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Tuesday, February 4, 2014

Better than the Book: The Black Stallion

I've put a few of these posts up before, in which I extoll the virtues of cinema by pointing out that books aren't always better than the movies based on them. Let's see, there was Wonder Boys, Psycho, The Wizard of Oz, Fight Club, Get Shorty, Lord of the Rings, and History of Violence. I've got a good sized list of these for future posts, but today's story came up recently.



I read this book to my son not too long ago. It's a good book, well worth reading. I'm such a fan of the movie that I couldn't believe I'd never read it before.

This was Walter Farley's first novel, and it shows. The prose isn't all that smooth--but to be fair I should note that I haven't read the subsequent volumes, and maybe he improves with experience. After all, he started writing it when he was in high school. The prose really isn't an issue, though. It's a kids' book, and the prose does its job. Regardless, the story's great.

This is a pretty great book.
So what makes the movie better? Showing us the horse. It's as simple as that. One thing implicit in all of these "Better than the Book" entries is that prose style is the equivalent of cinematography. We get to see lots of shots of the horse running and jumping and just being a horse on a beach. It's great, especially if you're a kid who already loves horses. It would take a tremendous talent to capture in prose what the camera can capture in images. Here, the medium makes the film better.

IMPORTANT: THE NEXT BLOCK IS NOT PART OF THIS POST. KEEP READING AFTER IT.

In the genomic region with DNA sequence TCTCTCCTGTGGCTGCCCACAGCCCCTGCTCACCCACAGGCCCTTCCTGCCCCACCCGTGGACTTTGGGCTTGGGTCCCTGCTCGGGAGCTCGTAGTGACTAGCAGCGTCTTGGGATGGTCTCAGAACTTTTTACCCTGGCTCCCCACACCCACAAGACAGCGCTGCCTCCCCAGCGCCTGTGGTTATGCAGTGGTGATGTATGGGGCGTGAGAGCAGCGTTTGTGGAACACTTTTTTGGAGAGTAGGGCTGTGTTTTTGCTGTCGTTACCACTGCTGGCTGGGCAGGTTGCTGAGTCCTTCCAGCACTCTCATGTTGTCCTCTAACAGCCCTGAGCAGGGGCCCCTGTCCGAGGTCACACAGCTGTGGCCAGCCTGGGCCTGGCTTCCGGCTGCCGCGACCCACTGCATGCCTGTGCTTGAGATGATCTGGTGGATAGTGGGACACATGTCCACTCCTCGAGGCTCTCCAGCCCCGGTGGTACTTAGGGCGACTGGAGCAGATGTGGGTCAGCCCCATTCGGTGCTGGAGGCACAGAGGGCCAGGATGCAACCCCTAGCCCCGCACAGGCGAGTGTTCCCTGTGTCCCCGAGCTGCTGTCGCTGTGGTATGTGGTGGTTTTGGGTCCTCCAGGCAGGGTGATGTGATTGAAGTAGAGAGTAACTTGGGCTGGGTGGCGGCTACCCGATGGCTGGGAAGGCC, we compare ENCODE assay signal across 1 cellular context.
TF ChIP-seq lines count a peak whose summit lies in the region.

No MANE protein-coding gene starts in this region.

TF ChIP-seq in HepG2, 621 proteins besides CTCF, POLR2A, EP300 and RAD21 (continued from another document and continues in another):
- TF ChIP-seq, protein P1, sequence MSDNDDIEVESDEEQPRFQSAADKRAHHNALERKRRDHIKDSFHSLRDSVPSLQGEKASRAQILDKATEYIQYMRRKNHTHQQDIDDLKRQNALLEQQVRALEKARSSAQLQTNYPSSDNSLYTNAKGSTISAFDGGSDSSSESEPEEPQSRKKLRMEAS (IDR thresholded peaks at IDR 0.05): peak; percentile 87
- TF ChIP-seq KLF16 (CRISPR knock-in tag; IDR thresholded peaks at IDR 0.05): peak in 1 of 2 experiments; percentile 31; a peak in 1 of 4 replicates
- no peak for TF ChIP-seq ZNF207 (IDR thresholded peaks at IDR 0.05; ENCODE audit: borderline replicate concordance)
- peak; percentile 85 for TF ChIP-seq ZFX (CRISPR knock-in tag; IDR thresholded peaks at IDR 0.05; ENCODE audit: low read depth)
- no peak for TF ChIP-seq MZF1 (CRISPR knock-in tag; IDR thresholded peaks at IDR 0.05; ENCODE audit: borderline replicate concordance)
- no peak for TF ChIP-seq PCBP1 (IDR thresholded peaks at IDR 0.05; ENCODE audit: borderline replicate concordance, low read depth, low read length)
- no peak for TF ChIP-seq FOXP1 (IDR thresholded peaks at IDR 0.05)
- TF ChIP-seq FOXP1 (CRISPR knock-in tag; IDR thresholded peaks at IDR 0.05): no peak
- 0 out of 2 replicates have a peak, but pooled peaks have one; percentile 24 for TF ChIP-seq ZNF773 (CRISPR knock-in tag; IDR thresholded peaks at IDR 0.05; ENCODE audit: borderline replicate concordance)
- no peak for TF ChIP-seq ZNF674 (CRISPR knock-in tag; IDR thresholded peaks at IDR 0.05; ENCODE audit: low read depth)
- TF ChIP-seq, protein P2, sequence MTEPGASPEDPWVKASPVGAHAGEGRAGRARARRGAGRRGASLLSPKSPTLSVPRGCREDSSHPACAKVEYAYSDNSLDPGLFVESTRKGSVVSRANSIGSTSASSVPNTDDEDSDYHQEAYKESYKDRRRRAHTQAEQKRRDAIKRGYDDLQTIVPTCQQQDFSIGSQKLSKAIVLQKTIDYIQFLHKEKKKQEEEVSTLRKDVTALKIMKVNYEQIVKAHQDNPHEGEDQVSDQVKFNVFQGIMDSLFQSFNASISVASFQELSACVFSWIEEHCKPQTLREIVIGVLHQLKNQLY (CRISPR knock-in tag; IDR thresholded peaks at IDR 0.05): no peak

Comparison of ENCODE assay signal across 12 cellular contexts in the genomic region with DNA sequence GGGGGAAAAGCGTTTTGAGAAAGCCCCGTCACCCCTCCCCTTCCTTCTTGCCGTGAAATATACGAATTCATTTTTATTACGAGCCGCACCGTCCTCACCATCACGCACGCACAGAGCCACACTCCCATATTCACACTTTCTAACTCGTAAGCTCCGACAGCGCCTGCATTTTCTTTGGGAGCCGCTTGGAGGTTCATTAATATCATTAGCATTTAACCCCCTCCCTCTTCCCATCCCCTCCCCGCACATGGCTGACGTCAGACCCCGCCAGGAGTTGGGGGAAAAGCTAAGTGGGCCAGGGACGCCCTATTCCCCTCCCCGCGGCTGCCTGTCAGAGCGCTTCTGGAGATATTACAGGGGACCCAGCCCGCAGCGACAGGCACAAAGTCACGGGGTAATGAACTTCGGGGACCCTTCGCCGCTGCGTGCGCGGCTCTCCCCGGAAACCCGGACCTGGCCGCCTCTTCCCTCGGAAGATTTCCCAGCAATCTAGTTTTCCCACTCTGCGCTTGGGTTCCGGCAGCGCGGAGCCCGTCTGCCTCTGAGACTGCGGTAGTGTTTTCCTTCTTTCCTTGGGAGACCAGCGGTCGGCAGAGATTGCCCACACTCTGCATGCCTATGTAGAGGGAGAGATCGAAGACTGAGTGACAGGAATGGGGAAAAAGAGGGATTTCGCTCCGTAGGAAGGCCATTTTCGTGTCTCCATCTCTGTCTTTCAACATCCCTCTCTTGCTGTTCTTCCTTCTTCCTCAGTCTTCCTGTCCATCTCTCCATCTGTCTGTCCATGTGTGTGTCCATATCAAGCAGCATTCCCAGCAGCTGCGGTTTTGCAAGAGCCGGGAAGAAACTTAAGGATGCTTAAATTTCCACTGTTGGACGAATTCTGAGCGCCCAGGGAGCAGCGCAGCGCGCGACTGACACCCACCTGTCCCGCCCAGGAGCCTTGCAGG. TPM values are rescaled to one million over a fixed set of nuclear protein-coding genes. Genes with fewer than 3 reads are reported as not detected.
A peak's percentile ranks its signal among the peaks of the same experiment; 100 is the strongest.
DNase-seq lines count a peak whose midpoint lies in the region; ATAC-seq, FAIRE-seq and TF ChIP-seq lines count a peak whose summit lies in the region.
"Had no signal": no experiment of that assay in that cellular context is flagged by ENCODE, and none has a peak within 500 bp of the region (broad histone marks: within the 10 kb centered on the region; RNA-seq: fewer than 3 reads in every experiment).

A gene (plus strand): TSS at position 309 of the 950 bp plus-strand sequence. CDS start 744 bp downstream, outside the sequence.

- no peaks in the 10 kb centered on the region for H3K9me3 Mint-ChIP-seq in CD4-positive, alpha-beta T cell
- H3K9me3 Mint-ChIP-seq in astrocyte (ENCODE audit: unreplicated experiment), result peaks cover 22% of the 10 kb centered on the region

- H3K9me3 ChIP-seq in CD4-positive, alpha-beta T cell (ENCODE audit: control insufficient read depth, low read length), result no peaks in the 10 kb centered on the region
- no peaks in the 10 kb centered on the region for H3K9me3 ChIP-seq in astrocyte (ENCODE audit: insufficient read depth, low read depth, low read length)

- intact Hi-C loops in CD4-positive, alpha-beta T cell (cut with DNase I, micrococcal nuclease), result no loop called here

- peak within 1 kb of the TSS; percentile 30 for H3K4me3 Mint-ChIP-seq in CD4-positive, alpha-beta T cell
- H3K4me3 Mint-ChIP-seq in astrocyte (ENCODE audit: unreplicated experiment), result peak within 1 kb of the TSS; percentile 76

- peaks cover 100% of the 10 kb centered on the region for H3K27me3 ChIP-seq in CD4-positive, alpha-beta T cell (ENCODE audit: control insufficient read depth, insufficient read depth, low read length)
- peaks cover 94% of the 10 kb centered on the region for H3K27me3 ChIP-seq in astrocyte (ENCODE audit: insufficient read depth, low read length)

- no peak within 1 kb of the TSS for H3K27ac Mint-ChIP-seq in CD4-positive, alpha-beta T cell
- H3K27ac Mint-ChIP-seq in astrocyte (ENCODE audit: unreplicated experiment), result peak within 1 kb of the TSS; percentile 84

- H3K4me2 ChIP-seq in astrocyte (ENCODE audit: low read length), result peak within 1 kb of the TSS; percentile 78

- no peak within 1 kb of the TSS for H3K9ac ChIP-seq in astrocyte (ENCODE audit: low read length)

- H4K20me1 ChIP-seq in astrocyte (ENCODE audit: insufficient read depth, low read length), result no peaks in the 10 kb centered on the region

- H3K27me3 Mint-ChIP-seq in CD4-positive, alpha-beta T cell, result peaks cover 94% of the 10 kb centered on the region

The movie has a couple of other things going for it. One is Hoyt Axton, who plays the father. He does a great job with the small amount of material he has. In the movie he tells a version of the story of Alexander the Great's horse, Bucephalus. He wins a tiny bronze figurine of Bucephalus in a card game, gives it to Alec, his son. Alec keeps it with him while stranded on the island after the boat sinks. I guess I could get into variations of the Bucephalus story (the version I know has the horse being afraid of its shadow, so the young Alexander merely turns the horse so it's facing away from the shadow, and it calms down enough so he can ride--that's not mentioned in the movie), but it's not entirely relevant.

I think what the movie does, and the book doesn't, is equate riding a horse with flying. Riding can give you that feeling. It's a feeling of endless possibility. Of strength and freedom. The book didn't really attempt to do this at all. It was purely a product of cinematography--of director Carroll Ballard and cinematographer Caleb Deschanel.


I want a bronze statue like that sooo very much.

Farley had a huge impact on my childhood. My grandfather was a horse trader, and lived just a mile from my parents' house. So I got to ride horses pretty much whenever I wanted. I named my horse Little Black, after Farley's picture book of the same name.




The Mystery Horse



So, the long and the short of it is that the film made me love this story, and the book is great, too. As I kid, I wanted to be Alec Ramsey. Reading it as an adult, I kinda still do. So maybe the movie's only better because I didn't read the book until I was an adult.


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